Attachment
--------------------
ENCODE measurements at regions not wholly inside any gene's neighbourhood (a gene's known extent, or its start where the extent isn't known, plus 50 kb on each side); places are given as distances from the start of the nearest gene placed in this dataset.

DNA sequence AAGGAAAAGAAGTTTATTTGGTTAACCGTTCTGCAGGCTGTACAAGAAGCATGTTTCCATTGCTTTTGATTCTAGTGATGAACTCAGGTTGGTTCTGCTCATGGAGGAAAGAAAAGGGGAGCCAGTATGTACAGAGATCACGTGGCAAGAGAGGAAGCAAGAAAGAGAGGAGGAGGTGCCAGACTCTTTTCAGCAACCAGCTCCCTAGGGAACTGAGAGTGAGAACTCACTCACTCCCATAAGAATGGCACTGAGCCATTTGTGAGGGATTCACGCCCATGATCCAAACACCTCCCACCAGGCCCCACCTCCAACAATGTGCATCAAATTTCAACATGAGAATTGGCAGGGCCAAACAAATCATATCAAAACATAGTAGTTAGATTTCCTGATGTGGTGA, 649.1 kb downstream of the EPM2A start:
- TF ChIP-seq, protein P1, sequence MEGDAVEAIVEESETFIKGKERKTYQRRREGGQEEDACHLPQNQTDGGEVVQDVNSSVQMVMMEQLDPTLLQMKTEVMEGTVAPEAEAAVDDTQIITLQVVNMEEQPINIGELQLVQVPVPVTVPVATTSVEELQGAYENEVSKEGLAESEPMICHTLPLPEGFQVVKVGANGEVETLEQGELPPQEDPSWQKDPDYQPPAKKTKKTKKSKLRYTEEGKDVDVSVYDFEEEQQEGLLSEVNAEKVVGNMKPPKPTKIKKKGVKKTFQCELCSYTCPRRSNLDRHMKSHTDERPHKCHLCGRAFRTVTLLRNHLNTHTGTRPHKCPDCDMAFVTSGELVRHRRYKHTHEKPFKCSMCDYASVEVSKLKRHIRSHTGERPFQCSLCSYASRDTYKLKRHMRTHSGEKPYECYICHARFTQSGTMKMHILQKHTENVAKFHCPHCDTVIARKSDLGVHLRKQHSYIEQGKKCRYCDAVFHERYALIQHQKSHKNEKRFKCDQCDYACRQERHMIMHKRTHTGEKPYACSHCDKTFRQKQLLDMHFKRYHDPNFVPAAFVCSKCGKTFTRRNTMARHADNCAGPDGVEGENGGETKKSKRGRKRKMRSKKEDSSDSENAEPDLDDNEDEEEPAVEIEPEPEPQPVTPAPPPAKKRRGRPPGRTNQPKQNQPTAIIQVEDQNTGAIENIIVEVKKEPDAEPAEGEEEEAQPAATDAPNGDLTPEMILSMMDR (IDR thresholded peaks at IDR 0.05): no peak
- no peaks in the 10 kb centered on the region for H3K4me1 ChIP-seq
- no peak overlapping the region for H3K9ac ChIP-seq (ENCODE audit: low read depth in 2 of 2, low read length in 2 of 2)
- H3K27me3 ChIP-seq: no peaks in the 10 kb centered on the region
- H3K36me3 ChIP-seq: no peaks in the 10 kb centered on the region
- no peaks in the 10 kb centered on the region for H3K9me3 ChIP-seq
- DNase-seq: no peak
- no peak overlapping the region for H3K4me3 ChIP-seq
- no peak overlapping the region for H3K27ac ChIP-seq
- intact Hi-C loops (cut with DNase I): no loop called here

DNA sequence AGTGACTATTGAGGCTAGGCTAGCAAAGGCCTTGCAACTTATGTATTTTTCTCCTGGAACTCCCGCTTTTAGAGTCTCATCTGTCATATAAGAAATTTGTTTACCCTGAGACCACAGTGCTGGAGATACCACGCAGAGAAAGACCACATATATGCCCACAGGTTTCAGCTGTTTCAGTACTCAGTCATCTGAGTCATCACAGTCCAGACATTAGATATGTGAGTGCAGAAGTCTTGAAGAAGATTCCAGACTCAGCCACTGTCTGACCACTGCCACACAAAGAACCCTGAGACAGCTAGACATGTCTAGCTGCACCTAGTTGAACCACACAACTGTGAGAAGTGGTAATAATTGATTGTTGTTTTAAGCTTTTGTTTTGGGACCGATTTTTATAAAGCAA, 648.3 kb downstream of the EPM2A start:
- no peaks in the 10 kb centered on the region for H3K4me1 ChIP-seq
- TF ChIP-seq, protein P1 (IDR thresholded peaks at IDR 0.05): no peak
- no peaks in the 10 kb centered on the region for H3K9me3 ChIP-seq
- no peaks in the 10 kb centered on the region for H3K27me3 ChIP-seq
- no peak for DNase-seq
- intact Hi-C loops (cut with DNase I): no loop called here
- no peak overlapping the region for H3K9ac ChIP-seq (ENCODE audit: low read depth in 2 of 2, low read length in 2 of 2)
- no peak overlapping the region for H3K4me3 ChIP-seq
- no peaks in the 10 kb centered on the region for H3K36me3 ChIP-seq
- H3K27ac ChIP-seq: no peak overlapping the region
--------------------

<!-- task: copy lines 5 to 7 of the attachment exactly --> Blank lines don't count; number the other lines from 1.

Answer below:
- no peak overlapping the region for H3K9ac ChIP-seq (ENCODE audit: low read depth in 2 of 2, low read length in 2 of 2)
- H3K27me3 ChIP-seq: no peaks in the 10 kb centered on the region
- H3K36me3 ChIP-seq: no peaks in the 10 kb centered on the region